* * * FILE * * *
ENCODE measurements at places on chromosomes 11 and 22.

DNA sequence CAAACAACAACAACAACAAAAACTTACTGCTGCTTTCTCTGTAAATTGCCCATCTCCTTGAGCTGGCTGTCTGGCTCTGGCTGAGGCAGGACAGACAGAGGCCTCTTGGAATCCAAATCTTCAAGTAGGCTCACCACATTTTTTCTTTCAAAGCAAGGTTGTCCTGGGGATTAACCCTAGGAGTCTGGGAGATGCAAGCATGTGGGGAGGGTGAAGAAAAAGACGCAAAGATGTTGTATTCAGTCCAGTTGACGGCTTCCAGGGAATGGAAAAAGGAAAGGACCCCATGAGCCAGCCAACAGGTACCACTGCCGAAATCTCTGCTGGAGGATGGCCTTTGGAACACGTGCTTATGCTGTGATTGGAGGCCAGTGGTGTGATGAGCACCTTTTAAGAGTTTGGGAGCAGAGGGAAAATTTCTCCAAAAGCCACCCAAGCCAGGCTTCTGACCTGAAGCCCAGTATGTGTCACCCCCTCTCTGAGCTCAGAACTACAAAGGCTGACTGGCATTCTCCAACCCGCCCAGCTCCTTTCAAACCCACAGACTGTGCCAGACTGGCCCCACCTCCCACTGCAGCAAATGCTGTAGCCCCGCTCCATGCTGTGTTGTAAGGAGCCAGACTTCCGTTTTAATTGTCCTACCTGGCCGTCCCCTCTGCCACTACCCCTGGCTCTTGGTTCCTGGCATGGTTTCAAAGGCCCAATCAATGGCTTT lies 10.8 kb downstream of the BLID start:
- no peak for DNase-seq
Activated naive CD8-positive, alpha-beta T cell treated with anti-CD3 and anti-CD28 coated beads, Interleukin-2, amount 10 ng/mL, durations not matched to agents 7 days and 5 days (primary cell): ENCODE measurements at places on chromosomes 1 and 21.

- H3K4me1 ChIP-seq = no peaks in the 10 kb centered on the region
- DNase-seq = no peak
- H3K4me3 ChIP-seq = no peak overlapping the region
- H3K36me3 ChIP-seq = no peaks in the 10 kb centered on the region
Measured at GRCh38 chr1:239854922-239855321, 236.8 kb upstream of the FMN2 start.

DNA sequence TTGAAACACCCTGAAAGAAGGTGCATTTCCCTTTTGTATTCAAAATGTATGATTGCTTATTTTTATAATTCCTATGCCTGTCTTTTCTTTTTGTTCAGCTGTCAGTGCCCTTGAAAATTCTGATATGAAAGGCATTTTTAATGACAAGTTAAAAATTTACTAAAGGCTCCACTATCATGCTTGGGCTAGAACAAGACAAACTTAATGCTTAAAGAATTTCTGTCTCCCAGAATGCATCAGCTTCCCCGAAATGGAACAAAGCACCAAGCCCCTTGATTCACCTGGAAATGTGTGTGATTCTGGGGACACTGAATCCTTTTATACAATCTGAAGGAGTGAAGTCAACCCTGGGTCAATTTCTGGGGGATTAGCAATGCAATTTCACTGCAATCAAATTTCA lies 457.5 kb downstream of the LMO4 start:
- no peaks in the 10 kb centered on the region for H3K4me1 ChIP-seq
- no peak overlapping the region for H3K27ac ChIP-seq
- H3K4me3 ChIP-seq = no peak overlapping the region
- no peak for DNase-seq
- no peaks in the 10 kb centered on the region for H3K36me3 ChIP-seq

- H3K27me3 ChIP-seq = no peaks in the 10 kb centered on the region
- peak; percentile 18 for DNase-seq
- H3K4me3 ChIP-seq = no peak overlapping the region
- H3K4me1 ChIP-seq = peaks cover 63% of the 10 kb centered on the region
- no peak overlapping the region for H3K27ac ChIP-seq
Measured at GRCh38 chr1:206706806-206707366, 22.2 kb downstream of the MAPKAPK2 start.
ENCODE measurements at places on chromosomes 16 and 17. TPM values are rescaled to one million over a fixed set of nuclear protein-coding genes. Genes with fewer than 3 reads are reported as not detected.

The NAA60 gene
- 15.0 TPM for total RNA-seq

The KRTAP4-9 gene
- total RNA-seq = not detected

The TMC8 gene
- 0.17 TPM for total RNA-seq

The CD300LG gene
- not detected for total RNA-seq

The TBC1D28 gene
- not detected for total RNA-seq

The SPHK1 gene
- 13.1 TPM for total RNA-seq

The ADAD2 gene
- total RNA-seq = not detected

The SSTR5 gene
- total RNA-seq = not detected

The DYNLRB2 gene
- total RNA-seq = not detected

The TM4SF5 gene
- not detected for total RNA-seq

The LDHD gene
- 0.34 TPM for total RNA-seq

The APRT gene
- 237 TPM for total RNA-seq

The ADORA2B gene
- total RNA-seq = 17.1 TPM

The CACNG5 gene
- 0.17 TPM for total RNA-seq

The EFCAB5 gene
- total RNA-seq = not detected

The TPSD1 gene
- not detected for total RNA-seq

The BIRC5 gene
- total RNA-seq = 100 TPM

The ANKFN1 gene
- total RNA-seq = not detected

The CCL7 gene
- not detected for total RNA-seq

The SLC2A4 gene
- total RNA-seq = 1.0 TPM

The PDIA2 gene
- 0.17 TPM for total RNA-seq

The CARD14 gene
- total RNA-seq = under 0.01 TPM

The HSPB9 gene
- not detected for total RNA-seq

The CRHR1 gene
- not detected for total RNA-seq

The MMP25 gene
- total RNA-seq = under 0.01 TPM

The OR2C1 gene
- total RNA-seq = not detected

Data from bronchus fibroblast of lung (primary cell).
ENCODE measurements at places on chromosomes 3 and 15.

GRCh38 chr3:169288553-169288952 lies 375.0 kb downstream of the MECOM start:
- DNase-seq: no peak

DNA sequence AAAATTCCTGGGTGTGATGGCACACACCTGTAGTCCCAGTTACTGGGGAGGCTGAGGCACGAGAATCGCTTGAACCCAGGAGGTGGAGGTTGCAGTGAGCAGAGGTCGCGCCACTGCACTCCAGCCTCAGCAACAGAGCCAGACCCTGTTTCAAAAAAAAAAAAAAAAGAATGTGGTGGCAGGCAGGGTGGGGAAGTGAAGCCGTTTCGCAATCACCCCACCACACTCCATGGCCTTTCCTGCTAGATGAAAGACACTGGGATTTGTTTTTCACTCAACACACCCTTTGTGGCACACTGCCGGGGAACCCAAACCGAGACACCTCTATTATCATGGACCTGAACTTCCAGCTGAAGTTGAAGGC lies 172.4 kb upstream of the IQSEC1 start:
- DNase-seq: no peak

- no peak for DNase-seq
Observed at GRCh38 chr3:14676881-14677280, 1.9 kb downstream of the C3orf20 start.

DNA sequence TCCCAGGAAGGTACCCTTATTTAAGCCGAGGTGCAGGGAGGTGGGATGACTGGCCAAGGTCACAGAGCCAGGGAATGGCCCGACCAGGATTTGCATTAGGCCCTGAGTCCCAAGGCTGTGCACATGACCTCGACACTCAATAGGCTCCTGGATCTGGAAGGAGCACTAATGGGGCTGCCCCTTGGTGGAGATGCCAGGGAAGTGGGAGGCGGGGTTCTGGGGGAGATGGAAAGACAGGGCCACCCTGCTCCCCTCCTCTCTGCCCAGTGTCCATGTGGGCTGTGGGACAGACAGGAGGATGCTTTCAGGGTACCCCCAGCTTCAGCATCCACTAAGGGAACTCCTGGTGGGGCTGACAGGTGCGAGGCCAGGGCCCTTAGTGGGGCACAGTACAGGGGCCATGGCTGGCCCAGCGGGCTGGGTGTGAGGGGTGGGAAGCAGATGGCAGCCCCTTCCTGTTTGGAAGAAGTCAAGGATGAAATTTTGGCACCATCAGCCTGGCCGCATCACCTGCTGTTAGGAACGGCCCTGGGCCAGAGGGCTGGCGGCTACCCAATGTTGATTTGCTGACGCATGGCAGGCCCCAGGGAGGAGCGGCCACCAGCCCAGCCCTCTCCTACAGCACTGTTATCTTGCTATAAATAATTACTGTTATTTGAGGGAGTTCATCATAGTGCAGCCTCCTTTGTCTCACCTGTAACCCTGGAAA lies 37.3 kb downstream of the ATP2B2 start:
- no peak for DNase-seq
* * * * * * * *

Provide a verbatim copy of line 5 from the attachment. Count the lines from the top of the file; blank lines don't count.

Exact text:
- H3K4me1 ChIP-seq = no peaks in the 10 kb centered on the region